The Curious Case of the 1,045-Page Ayodhya Judgment With Its Mystery Author and Dissenting Opinion
While the verdict in the Ayodhya land dispute case was unanimous, one of the judges dissented on the issue of the exact birthplace of Ram.
Police personnel inside the Supreme Court premises on Saturday. (PTI)
New Delhi: Apart from the order itself, two features of the judgment delivered by the five-judge bench in the Ayodhya title dispute have stood out. First, it does not specify the name of the judge(s) who authored the judgment. And secondly, the unanimous judgment does not mention the name of the judge who dissented on the issue of the exact birth-place of Lord Ram.
Both of these facts about the order may be considered a major departure from the norm, especially in such a high-profile case.
The established practice is to specify the name of the judge who has authored the judgment on behalf of a bench. The reason behind the decision to not mention the name of the author of the 1,045-page judgment is not clear. However, it may have resulted out of the sensitivity of the case.
The matter was heard by a five-judge bench led by Chief Justice Ranjan Gogoi. CJI-designate Justice S A Bobde and Justices DY Chandrachud, Ashok Bhushan and Abdul Nazeer were the others on the bench.
The other curious fact is that the judgment carries a 116-page addendum, which explains why the disputed place is the birthplace of Lord Ram as per the faith and belief of Hindus. Even the author of this addendum remains a mystery.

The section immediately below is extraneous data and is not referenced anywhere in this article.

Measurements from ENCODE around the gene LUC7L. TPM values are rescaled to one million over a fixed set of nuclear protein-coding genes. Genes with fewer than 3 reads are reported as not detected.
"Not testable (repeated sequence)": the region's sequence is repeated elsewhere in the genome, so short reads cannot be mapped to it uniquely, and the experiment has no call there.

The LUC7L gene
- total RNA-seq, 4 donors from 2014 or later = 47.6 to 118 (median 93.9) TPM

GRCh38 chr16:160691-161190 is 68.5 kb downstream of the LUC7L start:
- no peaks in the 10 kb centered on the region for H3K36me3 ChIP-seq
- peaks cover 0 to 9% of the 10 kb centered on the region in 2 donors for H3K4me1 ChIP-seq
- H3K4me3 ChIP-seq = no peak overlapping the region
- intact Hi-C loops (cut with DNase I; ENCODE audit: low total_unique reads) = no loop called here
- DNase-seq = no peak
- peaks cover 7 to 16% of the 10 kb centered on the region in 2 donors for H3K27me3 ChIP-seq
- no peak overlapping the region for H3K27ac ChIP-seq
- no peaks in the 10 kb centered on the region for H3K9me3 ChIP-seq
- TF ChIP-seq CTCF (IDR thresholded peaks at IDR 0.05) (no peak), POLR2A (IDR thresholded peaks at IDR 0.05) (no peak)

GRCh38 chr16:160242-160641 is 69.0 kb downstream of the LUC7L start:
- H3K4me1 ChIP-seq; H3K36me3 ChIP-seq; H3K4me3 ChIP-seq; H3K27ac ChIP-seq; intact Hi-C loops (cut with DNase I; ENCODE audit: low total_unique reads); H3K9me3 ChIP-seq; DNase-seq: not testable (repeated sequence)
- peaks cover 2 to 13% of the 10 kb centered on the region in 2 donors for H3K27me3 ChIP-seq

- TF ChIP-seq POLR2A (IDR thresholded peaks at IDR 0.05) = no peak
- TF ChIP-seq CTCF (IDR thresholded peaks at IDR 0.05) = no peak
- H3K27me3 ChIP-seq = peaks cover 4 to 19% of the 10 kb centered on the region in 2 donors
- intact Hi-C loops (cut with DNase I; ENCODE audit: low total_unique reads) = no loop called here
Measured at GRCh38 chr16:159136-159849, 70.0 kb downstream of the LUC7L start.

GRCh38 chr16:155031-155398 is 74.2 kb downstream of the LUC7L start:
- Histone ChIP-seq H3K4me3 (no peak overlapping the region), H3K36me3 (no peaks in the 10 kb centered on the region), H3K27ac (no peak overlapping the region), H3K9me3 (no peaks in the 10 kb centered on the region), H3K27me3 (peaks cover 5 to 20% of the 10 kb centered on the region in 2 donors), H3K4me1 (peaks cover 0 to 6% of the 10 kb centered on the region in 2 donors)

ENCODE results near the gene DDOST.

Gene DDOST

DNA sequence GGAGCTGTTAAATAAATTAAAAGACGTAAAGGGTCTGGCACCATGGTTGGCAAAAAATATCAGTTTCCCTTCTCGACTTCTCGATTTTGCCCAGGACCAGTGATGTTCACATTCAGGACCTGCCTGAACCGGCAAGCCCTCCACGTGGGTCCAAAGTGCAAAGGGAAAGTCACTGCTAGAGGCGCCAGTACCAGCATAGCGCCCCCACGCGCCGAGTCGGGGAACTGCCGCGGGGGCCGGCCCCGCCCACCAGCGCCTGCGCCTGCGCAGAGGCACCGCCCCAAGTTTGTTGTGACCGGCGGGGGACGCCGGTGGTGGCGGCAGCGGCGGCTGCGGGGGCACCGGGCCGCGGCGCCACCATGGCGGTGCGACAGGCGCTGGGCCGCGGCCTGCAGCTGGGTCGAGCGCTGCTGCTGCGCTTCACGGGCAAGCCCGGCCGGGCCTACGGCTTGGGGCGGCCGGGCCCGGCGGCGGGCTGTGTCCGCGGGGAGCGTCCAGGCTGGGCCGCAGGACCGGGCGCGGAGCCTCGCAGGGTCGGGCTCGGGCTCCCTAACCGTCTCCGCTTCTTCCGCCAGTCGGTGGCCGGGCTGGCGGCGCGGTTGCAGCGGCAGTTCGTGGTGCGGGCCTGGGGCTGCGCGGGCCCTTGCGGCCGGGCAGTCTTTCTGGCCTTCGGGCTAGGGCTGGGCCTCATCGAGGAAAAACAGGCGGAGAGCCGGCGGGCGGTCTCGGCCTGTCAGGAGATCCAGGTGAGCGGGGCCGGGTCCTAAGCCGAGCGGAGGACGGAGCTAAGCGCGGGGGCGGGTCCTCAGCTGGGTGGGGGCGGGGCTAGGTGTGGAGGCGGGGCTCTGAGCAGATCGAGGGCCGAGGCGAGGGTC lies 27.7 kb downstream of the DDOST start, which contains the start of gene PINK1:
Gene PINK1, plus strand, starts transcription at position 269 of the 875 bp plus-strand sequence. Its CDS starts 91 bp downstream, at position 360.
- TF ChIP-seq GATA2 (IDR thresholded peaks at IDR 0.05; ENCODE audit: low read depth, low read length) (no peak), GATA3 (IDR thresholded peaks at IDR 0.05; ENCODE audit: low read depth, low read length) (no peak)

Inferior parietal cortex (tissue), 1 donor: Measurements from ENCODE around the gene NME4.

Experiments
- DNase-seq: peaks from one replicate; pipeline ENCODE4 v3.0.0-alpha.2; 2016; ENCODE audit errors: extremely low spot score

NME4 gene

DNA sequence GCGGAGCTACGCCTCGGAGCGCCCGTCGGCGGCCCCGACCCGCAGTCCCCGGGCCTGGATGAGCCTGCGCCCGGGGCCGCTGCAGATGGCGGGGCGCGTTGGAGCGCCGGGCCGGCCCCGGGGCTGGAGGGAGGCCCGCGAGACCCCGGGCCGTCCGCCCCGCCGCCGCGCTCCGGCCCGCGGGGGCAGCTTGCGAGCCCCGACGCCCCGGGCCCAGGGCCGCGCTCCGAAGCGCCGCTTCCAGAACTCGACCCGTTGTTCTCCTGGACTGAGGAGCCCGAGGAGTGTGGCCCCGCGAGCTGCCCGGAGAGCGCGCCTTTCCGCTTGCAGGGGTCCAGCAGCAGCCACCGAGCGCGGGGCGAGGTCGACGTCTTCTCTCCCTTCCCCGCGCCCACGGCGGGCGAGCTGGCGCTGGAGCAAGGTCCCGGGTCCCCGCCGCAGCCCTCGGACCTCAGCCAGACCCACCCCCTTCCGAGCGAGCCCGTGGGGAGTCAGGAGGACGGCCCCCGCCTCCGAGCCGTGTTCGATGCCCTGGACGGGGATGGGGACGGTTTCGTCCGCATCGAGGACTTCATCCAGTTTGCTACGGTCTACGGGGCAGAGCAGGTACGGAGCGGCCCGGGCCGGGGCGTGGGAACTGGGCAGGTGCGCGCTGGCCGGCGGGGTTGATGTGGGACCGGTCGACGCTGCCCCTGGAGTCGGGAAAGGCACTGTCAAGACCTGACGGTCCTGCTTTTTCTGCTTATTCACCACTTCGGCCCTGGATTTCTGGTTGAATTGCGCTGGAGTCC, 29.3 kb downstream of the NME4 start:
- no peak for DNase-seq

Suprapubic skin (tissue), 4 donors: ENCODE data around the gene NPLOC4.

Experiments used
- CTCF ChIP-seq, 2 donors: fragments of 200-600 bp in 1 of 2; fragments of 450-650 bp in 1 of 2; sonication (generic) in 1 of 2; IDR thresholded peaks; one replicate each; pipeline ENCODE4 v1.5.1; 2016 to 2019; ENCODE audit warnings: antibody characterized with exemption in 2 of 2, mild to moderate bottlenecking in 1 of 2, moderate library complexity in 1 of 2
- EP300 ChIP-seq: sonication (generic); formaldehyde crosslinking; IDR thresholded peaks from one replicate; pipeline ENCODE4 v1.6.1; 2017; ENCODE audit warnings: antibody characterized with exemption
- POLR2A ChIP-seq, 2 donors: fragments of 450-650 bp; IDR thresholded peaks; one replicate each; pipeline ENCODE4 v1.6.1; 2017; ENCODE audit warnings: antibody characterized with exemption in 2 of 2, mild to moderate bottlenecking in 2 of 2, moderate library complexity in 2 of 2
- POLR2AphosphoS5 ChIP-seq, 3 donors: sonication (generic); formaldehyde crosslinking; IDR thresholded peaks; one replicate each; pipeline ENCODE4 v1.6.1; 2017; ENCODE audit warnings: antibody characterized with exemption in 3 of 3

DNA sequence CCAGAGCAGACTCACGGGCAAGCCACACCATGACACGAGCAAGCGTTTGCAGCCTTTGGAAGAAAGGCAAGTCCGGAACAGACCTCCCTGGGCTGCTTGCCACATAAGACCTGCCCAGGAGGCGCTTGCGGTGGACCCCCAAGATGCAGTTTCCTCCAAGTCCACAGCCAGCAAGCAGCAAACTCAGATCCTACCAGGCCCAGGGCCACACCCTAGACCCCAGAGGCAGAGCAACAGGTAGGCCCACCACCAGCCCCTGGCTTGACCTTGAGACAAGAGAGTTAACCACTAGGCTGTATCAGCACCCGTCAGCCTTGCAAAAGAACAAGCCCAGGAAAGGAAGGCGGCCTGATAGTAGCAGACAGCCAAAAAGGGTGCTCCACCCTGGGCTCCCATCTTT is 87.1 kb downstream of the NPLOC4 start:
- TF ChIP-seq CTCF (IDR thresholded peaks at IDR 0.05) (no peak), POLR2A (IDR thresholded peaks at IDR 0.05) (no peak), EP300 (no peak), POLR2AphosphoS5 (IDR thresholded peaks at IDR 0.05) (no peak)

There was one judge who dissented on the issue of birthplace. The judgment has at the very end of the order a line that states, “One of us, while being in agreement with the above reasons and directions, has recorded separate reasons on: ―Whether the disputed structure is the birth-place of Lord Ram according to the faith and belief of the Hindu devotees. The reasons of the learned judge are set out in an addendum.'
In the Allahabad High Court verdict of 2010, the specific questions like the birthplace of Lord Ram or whether a temple was destroyed to create the mosque which was subsequently demolished on December 16, 1992, were mentioned categorically with the opinion of each judge stated clearly.
Even in recent Constitution Bench cases like Aadhaar and right to privacy, views of each of the judges on the bench were clearly stated and some of the judges were found to be differing and in minority from the other judges.
In its unanimous 5-0 verdict, the SC ruled that the disputed 2.77 acre land in Ayodhya will be handed over to a trust formed by the central government for the construction of a Ram Temple.
The five-judge bench led by Chief Justice Ranjan Gogoi ruled that Hindus will get land subject to certain conditions, and directed the Centre to allot an alternative 5-acre plot to the Sunni Waqf Board for building a new mosque at either a "prominent" place in the holy town in Uttar Pradesh or in the 67 acres surrounding the disputed site that were acquired by the government in 1993.
This, the top court said, was “restitution” for the unlawful destruction of the Babri Masjid.
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